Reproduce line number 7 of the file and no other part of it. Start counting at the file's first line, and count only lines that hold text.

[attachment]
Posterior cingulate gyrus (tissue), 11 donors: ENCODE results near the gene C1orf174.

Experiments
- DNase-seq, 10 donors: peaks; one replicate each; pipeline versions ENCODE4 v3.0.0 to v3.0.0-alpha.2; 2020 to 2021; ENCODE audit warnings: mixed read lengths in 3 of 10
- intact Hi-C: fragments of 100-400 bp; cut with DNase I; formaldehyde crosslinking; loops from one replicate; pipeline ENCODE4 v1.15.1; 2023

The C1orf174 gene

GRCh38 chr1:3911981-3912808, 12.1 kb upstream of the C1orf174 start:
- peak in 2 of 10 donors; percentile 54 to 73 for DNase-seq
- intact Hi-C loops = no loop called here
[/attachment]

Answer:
- peak in 2 of 10 donors; percentile 54 to 73 for DNase-seq